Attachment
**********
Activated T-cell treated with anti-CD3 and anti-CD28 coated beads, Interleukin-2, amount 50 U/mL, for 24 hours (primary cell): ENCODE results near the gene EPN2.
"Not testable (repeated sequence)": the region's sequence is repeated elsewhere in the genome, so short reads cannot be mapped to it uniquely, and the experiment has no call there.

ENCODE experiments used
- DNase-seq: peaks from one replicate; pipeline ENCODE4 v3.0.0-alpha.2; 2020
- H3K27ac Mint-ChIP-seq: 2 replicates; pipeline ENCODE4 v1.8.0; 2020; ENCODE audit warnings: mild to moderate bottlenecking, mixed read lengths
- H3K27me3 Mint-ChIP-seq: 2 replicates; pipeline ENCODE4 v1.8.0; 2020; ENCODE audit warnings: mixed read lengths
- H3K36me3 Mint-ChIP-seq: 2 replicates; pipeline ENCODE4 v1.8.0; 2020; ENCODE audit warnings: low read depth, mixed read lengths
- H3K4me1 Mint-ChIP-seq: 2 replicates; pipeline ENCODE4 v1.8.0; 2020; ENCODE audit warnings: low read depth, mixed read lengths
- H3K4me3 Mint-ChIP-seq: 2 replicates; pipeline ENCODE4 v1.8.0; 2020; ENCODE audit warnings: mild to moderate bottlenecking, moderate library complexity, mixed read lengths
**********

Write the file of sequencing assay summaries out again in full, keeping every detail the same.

Activated T-cell treated with anti-CD3 and anti-CD28 coated beads, Interleukin-2, amount 50 U/mL, for 24 hours (primary cell): ENCODE results near the gene EPN2.
"Not testable (repeated sequence)": the region's sequence is repeated elsewhere in the genome, so short reads cannot be mapped to it uniquely, and the experiment has no call there.

ENCODE experiments used
- DNase-seq: peaks from one replicate; pipeline ENCODE4 v3.0.0-alpha.2; 2020
- H3K27ac Mint-ChIP-seq: 2 replicates; pipeline ENCODE4 v1.8.0; 2020; ENCODE audit warnings: mild to moderate bottlenecking, mixed read lengths
- H3K27me3 Mint-ChIP-seq: 2 replicates; pipeline ENCODE4 v1.8.0; 2020; ENCODE audit warnings: mixed read lengths
- H3K36me3 Mint-ChIP-seq: 2 replicates; pipeline ENCODE4 v1.8.0; 2020; ENCODE audit warnings: low read depth, mixed read lengths
- H3K4me1 Mint-ChIP-seq: 2 replicates; pipeline ENCODE4 v1.8.0; 2020; ENCODE audit warnings: low read depth, mixed read lengths
- H3K4me3 Mint-ChIP-seq: 2 replicates; pipeline ENCODE4 v1.8.0; 2020; ENCODE audit warnings: mild to moderate bottlenecking, moderate library complexity, mixed read lengths